Kathmandu Part 3 – 10 minutes, a grinding shoulder and a sewer

To recap – we had eventually found the fabled purveyor of passport photos, but in the process I had fallen into a ditch and injured my shoulder.

They put us in a room and pulled out an ancient camera. I tried to smile and keep my shoulders up as the shutter clicked, but my face was twisted grimace.

And then we waited for the printing process to complete.  It would only take ten minutes.

We soon learned that the phrase ‘ten minutes’ has more of a symbolic than literal meaning in Nepal. It refers to some unspecified future, when all of the stars have aligned and prophets foretold, a day of great rejoicing, when there shall be dancing on the streets and the prodigal shall return.

In the meantime, the young mechanic had stopped tweaking and had apparently gone off to source fuel. It would only take a short time for him to accomplish this, apparently about 10 minutes.

As the hours crawled by we questioned the owner whether we couldn’t return early the next day to pick up the photographs. No, he suggested, obviously fearing that we would happen across another vendor and do him out of his fee. It wouldn’t be much longer now, just ten minutes.

At length, the mechanic returned with a jerry can of fuel, and primed the equipment. The ancient beast coughed into life, spewing smoke like a buck’s night. The printer woke from its slumber.

Even so, the wheels of commerce turned slow. The machine warmed up while the proprietor made adjustments, feeding it paper and probably blood in order to coax it into co-operation. Eventually its rollers produced four passport sized photos each.

But the proprietor wasn’t pleased. He and the mechanic spoke rapidly to each other in Nepali, waving and pointing. He showed us the photographs, which were imperfect by any standard and not likely to impress a picky immigration agent. The colours were strange, bleeding into each other, like we’d commissioned Monet for the job.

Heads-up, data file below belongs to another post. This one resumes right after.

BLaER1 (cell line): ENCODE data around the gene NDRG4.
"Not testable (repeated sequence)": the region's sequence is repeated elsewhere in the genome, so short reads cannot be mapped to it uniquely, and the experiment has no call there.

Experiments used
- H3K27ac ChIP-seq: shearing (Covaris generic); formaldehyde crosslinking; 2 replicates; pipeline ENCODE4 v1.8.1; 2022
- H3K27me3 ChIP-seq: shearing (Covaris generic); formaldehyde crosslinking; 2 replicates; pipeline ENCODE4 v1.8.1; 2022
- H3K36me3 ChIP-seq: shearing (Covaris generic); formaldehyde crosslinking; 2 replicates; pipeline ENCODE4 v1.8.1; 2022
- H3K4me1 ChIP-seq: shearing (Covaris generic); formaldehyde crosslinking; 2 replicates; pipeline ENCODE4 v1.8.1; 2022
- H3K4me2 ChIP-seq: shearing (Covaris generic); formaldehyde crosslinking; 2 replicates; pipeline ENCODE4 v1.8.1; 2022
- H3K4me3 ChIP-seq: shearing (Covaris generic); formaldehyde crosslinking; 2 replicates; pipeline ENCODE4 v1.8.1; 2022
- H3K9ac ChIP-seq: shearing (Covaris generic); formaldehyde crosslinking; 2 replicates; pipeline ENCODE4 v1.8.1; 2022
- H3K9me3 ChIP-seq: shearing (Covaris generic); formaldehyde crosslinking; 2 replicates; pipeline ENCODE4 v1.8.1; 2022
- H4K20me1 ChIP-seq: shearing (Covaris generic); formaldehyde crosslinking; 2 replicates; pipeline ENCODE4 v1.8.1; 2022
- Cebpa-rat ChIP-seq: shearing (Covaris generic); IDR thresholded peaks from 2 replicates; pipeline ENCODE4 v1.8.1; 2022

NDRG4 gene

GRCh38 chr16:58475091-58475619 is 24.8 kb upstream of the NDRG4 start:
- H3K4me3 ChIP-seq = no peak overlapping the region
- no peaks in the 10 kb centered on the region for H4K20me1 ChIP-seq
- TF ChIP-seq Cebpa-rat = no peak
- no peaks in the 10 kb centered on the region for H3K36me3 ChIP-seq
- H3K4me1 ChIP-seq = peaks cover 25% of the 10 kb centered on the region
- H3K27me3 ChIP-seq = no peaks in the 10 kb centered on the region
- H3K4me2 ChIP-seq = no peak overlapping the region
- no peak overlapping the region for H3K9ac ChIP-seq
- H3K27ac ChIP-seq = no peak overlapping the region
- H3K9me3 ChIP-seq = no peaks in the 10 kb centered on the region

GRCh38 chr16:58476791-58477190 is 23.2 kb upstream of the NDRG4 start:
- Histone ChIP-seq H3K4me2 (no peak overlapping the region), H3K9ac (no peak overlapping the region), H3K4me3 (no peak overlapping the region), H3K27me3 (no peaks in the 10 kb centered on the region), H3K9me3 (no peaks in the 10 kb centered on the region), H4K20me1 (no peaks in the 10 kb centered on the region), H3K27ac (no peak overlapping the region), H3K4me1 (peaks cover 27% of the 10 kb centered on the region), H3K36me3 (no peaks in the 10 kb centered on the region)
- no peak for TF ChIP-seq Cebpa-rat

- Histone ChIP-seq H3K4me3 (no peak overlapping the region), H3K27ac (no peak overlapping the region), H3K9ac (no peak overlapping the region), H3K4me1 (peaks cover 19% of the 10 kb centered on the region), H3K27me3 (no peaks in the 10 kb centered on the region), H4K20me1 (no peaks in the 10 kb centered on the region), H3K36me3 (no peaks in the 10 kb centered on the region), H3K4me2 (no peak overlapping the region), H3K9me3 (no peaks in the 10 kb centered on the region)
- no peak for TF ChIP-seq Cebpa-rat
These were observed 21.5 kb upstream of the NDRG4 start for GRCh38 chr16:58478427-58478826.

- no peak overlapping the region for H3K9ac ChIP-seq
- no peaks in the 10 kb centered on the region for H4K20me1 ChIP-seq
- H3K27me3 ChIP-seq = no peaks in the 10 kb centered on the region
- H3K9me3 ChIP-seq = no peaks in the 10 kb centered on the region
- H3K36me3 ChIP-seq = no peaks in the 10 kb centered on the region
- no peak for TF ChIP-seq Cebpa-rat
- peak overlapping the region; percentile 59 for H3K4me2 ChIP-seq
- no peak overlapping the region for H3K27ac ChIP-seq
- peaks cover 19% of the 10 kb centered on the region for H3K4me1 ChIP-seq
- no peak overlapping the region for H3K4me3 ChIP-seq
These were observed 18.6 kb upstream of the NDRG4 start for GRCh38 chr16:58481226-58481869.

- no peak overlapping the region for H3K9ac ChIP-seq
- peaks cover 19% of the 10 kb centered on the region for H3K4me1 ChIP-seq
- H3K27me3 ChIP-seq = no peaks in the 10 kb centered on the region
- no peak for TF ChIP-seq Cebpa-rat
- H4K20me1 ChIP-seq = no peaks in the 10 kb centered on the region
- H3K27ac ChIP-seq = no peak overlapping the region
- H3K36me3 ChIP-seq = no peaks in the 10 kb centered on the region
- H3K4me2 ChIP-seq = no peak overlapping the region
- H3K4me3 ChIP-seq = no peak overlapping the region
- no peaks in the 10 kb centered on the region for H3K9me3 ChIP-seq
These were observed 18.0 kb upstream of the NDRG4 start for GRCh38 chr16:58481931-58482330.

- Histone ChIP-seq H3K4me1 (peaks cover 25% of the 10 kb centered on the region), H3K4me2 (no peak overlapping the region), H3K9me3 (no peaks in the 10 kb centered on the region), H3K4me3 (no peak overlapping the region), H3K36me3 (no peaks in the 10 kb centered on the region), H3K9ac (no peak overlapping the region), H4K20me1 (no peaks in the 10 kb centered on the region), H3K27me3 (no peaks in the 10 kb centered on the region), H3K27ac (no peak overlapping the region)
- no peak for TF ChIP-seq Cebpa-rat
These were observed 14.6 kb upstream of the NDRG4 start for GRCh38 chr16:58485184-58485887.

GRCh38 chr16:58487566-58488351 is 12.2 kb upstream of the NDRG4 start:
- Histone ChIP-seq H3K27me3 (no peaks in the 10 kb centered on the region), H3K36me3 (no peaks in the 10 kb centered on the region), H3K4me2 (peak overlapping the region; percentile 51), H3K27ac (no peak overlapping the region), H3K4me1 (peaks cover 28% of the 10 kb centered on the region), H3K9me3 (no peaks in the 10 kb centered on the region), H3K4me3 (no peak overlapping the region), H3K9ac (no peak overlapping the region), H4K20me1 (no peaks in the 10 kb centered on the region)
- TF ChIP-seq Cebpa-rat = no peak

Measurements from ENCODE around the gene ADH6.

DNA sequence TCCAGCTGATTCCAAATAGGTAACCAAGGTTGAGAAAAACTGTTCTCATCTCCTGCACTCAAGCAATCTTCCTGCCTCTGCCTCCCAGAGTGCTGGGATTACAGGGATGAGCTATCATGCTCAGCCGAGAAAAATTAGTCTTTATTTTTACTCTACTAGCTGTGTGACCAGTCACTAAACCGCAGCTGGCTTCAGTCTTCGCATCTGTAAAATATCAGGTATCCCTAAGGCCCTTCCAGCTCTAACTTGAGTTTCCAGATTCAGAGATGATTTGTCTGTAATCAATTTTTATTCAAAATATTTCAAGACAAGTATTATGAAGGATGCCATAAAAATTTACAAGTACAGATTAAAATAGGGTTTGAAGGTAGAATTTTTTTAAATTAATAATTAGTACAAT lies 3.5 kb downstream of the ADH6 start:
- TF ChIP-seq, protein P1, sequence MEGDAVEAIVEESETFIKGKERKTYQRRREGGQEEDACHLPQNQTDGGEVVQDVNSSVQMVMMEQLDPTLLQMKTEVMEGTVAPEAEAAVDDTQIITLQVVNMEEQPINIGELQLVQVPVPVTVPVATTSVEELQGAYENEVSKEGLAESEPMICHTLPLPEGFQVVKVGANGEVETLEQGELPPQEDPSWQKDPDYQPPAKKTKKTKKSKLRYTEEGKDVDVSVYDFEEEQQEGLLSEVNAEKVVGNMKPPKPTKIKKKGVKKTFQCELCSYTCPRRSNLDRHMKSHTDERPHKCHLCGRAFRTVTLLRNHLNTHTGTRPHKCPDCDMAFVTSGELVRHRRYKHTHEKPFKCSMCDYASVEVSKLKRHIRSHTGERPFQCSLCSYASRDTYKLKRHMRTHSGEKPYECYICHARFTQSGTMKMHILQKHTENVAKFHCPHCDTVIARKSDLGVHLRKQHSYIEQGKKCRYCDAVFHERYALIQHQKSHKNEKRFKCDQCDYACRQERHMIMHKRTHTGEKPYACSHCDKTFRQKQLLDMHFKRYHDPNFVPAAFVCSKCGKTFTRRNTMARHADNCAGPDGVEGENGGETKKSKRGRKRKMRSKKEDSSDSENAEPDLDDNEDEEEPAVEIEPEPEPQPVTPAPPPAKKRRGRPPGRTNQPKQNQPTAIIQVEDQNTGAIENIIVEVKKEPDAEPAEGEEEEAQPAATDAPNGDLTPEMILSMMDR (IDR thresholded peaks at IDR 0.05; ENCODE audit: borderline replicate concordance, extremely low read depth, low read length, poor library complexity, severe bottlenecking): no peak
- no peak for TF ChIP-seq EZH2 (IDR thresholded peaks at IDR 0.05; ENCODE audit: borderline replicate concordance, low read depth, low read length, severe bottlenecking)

They had fed the photo paper into the machine upside down. That wouldn’t be so bad, but the machine had now shut down again, and would need more coaxing to revive it. Would we mind waiting a bit longer, maybe 10 minutes.

I spent the ample time trying to rotate my shoulder, hoping that the movement would keep it warm, or loosen the joint, or something biologically helpful. I had already decided that I would not be seeing a doctor in Nepal – the pain was significant but bearable, at least at this stage. I would wait till I returned home, but in the meantime I would try to retain as much flexibility as possible.

It was as I was wheeling my arm around that I felt a sudden disturbing grinding inside the joint, like two knuckles of broken glass grating over each other inside the innermost circle of hell. After a second that felt like an eternity, I felt the pieces clunk into place like lost lovers. I realised that I had dislocated my shoulder in the fall, but that now the joint had re-located itself. It was still very painful, perhaps more so, but I was confident in my recovery.

Of course we continued to wait, but eventually the proprietor had to concede that the films would not be ready that night. Could we come back in the morning? It would only take a short time, maybe ten…

We went out into the darkness and started the long walk back to the guesthouse, no further advanced logistically for the trip to India. I was a little preoccupied with my shoulder, and not altogether enthusiastic about any further journeys.

We picked our way back through the rubble, this time I was keeping an eye out for roadworks. Unfortunately, this blinded me to other forms of obstacles, and before I had travelled 200 metres I found myself dropping into a chasm of a different kind. As before, the ground fell away beneath me, this time only to a depth of 50cm, and I was able to retain my feet.

The difference was that this hole was not empty. It was an open sewer. A full flowing open sewer. No doubt it was left this way so that proper sanitation could eventually be installed, and it was only a temporary measure, but this was of cold comfort.

I went in up to the shin.

166606_10150178981407575_387969_n.jpg(Next week- the conclusion)

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